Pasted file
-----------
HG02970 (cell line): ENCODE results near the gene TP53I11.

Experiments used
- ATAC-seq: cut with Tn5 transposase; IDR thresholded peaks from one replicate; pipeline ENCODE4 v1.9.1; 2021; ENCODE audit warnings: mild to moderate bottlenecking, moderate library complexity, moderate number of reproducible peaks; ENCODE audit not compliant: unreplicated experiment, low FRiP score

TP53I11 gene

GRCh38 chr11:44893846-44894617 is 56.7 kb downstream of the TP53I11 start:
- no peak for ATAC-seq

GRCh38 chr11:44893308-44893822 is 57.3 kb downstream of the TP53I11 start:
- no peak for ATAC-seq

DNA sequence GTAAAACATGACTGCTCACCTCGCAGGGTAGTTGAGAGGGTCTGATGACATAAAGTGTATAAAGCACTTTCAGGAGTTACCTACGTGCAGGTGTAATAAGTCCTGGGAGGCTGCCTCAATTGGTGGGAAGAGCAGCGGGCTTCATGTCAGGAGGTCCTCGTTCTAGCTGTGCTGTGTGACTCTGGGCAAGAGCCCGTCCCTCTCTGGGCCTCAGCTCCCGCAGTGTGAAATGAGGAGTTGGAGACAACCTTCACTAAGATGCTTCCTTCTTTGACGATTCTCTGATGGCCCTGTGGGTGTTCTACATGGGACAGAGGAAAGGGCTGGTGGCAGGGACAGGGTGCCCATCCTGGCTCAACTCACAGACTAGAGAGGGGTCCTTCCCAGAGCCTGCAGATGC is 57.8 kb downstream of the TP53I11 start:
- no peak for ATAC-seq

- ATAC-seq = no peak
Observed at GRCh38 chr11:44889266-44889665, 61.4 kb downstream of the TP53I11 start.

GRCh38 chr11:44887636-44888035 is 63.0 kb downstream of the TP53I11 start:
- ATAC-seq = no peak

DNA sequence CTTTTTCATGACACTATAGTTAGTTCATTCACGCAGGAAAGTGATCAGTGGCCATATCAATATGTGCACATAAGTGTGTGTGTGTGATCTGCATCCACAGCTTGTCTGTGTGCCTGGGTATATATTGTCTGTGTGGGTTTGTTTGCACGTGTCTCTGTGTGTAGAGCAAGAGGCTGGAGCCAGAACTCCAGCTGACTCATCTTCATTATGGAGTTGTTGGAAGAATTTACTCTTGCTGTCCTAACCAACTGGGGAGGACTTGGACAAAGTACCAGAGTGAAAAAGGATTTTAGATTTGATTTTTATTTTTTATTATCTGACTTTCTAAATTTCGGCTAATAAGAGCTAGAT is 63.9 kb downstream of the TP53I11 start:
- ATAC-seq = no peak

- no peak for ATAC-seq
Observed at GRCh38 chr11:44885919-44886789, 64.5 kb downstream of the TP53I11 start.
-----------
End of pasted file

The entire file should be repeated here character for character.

HG02970 (cell line): ENCODE results near the gene TP53I11.

Experiments used
- ATAC-seq: cut with Tn5 transposase; IDR thresholded peaks from one replicate; pipeline ENCODE4 v1.9.1; 2021; ENCODE audit warnings: mild to moderate bottlenecking, moderate library complexity, moderate number of reproducible peaks; ENCODE audit not compliant: unreplicated experiment, low FRiP score

TP53I11 gene

GRCh38 chr11:44893846-44894617 is 56.7 kb downstream of the TP53I11 start:
- no peak for ATAC-seq

GRCh38 chr11:44893308-44893822 is 57.3 kb downstream of the TP53I11 start:
- no peak for ATAC-seq

DNA sequence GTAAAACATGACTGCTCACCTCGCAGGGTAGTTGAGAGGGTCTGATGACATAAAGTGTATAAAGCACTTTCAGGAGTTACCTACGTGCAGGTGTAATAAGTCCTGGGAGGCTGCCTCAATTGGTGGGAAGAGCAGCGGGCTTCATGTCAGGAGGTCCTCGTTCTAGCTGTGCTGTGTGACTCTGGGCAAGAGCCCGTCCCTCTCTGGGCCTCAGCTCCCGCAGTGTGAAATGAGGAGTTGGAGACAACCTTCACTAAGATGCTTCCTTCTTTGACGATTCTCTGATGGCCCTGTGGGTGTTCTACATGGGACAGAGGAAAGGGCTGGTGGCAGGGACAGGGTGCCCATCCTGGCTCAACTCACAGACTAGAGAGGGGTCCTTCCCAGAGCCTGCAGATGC is 57.8 kb downstream of the TP53I11 start:
- no peak for ATAC-seq

- ATAC-seq = no peak
Observed at GRCh38 chr11:44889266-44889665, 61.4 kb downstream of the TP53I11 start.

GRCh38 chr11:44887636-44888035 is 63.0 kb downstream of the TP53I11 start:
- ATAC-seq = no peak

DNA sequence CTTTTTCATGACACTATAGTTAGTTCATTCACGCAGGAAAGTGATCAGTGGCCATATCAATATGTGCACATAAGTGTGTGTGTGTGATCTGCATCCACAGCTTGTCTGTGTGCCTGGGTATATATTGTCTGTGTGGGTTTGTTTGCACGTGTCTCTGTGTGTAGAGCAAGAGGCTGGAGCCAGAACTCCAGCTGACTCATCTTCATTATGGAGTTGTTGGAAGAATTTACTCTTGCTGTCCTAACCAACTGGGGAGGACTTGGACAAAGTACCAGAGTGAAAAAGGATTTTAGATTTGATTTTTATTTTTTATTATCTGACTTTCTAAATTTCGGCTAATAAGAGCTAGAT is 63.9 kb downstream of the TP53I11 start:
- ATAC-seq = no peak

- no peak for ATAC-seq
Observed at GRCh38 chr11:44885919-44886789, 64.5 kb downstream of the TP53I11 start.